10. Taking Short Breaks – Short Breaks of about 5-10 minutes after every hour or so will not only keep you awake, but also give your mind a refresh. In this break, you can try pacing across the room, splashing your face with water and stretching exercises. This will help in rejuvenating your mind and body, helping you to focus better.

All in all, you need to be prepared well, so that your ‘all-night study routine’ can be a success. As a safety note, you should avoid driving the following day as there is no trick that can keep a sleep-deprived person awake while driving. Consider a ride with a friend or take public transportation. GOOD LUCK, Students!

How to Enjoy Food and Eat Without Guilt

It’s hard to keep your diet in check when you’re out enjoying a meal with friends and loved ones. And let’s face it, you tend to overeat when dining out or when in good company. The fact is, you can enjoy your meal and have zero guilt. It’s just about being smart about certain choices you make when you’re eating. In today’s post, we are listing down practical ways to enjoy your food without feeling guilty: woman-eating-fruit-salad-juicebar_5

Hold the Starters

If you can’t dine out without ordering starters, now’s the best time to wean yourself off this bad habit. You are consuming unwanted calories from appetizers like soups, salads or fried mozzarella sticks. Don’t think salads are all healthy. Some contain more calories than your average quarter pounder! If you’re watching what you eat, go straight to the main course. This way, you consume fewer calories.

Chew Slowly

Don’t underestimate the weight loss benefits of chewing slowly. The brain takes at least 20 minutes to signal the body that it’s full. If you wolf down that burrito in two minutes or less, you are taking in at least a hundred extra calories. When you chew slowly, you will feel fuller faster. And in the middle of eating, you’ll find that you don’t have to eat everything on your plate to feel satiated. This saves you from unwanted calories.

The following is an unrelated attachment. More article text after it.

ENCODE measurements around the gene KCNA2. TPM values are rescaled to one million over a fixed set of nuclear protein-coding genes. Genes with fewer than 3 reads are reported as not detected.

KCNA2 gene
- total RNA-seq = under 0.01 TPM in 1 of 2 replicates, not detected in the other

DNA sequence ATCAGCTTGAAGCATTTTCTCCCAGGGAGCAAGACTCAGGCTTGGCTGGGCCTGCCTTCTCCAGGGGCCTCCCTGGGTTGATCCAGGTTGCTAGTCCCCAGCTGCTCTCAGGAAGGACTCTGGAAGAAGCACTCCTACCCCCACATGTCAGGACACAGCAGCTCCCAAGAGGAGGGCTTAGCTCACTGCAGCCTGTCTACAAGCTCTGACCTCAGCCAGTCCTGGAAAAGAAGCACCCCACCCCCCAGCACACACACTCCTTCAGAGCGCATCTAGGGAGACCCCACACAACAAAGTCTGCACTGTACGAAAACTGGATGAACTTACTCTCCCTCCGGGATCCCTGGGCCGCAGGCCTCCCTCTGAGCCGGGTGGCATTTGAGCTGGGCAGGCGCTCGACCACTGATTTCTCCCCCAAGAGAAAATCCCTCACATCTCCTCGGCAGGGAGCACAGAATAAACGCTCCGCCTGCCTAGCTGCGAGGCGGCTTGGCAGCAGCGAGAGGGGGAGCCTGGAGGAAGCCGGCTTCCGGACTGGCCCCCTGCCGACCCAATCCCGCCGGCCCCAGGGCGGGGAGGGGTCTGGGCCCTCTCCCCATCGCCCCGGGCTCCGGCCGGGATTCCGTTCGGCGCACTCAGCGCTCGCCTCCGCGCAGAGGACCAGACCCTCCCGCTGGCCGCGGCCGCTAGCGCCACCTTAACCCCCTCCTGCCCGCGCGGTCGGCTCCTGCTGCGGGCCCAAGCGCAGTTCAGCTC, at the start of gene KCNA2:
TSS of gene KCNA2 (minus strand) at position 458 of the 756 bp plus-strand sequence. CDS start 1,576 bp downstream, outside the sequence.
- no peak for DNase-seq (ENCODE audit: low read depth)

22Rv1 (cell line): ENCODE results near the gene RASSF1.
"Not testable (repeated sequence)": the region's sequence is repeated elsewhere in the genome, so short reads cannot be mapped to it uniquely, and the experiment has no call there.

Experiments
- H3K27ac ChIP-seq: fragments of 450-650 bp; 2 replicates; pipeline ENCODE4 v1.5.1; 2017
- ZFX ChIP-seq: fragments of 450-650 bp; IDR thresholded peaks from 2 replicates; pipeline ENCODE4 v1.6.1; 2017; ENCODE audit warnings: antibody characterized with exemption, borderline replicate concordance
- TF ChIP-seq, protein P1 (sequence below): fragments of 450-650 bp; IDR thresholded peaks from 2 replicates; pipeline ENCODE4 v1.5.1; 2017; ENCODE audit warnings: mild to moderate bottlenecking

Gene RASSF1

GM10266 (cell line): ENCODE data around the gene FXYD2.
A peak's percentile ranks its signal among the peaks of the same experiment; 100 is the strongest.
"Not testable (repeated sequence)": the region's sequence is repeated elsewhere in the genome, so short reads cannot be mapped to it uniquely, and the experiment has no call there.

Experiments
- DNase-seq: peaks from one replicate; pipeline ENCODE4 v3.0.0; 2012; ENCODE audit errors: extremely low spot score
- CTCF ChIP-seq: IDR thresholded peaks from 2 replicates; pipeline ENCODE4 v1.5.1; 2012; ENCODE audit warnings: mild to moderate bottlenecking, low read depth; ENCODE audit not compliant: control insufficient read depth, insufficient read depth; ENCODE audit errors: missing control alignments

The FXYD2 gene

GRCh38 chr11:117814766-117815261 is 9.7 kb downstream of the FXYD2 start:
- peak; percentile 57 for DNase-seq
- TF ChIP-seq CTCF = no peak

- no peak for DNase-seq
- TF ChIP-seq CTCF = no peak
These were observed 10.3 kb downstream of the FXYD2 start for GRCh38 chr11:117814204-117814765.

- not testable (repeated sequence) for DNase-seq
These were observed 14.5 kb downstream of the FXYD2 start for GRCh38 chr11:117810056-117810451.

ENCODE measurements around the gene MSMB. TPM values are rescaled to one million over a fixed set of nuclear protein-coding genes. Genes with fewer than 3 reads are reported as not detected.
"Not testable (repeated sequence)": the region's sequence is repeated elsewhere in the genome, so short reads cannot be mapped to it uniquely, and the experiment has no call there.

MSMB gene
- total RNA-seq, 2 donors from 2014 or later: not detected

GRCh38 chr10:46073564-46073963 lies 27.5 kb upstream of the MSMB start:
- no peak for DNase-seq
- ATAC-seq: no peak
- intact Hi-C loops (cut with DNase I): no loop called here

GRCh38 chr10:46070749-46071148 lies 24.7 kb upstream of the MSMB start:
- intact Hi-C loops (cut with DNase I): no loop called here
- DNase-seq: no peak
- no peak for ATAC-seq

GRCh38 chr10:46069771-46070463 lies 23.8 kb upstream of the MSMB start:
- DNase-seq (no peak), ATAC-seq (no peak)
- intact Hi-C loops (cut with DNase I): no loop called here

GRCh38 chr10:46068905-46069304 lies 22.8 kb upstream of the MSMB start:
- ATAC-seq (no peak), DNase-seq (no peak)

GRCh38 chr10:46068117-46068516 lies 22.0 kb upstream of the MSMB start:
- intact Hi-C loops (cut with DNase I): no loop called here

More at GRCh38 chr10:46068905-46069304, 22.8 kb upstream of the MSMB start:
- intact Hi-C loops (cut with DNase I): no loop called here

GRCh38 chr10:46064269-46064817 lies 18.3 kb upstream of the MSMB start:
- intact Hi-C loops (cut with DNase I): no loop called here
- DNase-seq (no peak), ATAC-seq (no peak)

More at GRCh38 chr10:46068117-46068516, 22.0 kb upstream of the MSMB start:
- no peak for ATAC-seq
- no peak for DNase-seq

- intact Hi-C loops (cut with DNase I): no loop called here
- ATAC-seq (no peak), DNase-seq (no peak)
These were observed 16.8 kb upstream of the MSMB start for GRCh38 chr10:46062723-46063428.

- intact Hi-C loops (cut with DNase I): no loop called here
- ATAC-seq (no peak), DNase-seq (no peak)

The main point of enjoying food is to sit down, eat a meal and savor the flavor. You can’t savor the flavors if you stuffed the food in your face within seconds of sitting down.

Splitting Meals

If you are often dining out with friends, co-employees or your significant other, make it a habit to split meals. Splitting your meals is kind on the pocket and the waistline too! Eating in controlled portions satisfies the brain without consuming more calories. So don’t forget to share. If you’re eating a steak on your own, you could be consuming extra 300 calories.

Get a Smaller Plate

Sometimes our eyes are bigger than our stomachs. And it’s hard to track the food we eat when we dine in groups. A great way to control portions is to use a smaller plate. When the plate is small, you won’t be able to fit massive portions of food. The small plate looks full and this fools the brain into thinking that it’s eating more than it actually is!

Load up on Greens

Vegetables are high in essential nutrients including fiber. Fiber keeps the heart healthy. It also bulks up the stool and cleanses the colon. These contribute to weight loss. Even better, fiber also keeps you feeling fuller for longer. When you’re satiated, you are less likely to make bad food choices.

Taking Short Walks

Don’t get stuck in your desk after a large meal. Go out and use your break for a short walk. Walking for at least 30 minutes burn off around 100 calories. You burn more if you brisk walk. If walking is not your cup of tea, why not perform a lunch workout?

Lunch workout is comprised of high-intensity exercises that burn off fat and torch calories in just 20 minutes or less.